Is a High-Efficiency Furnace Worth It?

HVAC

if you're buying a home, check the HVACIf you are you looking to buy a new furnace, you may be wondering is a high-efficiency furnace worth it? At Aspen Creek Heating and Air, we think it may be worth your while to have a high-efficiency furnace professionally installed, but it depends on several factors, and not all homes and circumstances will require one. So, read on to learn which options are right for your situation.

How is efficiency measured?

As you know, a furnace produces heat using energy and delivers it to your home, making it toasty warm. The more heat it can provide with a given amount of power, the better. This is known as “efficiency.” All furnace manufacturers strive to produce appliances that burn fuel efficiently while requiring minimal energy to run the blowers that circulate the heat to the house.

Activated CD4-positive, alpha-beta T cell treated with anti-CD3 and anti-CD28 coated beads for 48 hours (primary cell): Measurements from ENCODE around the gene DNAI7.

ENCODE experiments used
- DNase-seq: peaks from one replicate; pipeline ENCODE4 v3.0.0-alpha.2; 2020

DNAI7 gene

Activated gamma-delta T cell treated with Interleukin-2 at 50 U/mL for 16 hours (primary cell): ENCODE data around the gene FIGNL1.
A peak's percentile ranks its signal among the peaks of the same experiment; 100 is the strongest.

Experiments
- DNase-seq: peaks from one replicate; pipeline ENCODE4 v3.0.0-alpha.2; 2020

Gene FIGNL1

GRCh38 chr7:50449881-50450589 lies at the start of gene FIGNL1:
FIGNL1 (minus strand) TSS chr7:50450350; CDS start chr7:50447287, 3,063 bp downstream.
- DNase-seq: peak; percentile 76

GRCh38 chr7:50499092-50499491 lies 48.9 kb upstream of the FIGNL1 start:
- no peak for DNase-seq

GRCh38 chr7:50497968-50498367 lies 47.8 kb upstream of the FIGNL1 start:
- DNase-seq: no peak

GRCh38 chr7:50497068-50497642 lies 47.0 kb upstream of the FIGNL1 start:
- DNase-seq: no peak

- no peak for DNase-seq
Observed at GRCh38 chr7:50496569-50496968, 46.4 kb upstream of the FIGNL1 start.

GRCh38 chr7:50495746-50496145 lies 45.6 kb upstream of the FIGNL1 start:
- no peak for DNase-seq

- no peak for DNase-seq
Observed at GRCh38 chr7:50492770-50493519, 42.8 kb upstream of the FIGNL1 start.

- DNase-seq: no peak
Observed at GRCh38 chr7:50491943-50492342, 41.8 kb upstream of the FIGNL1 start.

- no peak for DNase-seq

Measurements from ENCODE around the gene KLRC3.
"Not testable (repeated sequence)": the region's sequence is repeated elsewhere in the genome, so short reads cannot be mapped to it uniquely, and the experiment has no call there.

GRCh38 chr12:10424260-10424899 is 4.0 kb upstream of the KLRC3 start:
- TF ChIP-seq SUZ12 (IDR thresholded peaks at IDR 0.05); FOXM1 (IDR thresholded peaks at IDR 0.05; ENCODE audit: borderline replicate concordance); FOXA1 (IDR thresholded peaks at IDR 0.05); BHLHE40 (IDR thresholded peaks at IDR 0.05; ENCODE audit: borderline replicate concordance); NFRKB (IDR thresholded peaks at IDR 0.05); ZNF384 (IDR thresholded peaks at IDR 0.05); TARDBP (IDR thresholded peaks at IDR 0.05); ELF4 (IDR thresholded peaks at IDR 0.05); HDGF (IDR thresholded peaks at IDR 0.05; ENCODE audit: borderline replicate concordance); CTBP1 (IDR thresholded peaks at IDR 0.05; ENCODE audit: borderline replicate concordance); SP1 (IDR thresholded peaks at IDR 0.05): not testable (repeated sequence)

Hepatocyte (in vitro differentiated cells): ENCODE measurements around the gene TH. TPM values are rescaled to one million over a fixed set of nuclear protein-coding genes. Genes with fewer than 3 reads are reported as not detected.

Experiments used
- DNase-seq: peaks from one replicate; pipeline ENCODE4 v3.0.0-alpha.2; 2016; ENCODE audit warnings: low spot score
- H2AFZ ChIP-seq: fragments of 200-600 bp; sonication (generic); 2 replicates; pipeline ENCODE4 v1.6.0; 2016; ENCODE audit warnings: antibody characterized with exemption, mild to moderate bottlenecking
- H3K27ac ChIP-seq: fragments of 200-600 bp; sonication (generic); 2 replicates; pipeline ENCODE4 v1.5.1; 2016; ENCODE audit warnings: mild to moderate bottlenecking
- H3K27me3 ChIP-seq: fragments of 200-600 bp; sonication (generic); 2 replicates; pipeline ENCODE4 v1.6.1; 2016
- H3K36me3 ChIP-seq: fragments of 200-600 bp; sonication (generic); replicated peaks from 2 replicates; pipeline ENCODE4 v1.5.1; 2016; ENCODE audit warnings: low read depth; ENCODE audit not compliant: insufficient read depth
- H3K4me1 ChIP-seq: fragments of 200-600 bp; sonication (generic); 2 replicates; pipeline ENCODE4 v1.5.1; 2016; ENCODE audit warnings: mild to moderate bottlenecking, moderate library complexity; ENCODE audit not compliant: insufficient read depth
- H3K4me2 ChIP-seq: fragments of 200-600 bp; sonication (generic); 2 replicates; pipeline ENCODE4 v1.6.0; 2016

Ask yourself where to put the furnace (location), what are your energy efficiency goals and budget, and attributes of the home, such as the number of rooms, where you spend most of your time, and general layout of the home. These are all critical factors when deciding on which furnace will be right for you, and your HVAC professional should talk through everything with you.

Most importantly, you want to look at the annual fuel utilization efficiency (AFUE). These are generally 80% in a standard efficiency furnace, 90% in a high-efficiency furnace, and 95% in the newest and best gas-powered furnaces. Each furnace rating also typically operates somewhat differently from each other. An 80% furnace rating uses open combustion which sucks air from the surrounding area, a 95% furnace rating uses sealed combustion which takes air from the outdoors via a PVC pipe. So why does this make any difference? Well, here are the reasons:

Cost: If your furnace is in a vented attic or crawl space, you probably won’t make up the difference in cost when you go from an 80% to a 95% unit. In your vented attic, that combustion air is already there for your 80% furnace to use, but if you opt for the 95% high-efficiency furnace, you’ll need to create an airway for combustion air to enter the unit, making installation a tricky situation and also bringing the cost up. This is something to think about if you are on a limited budget.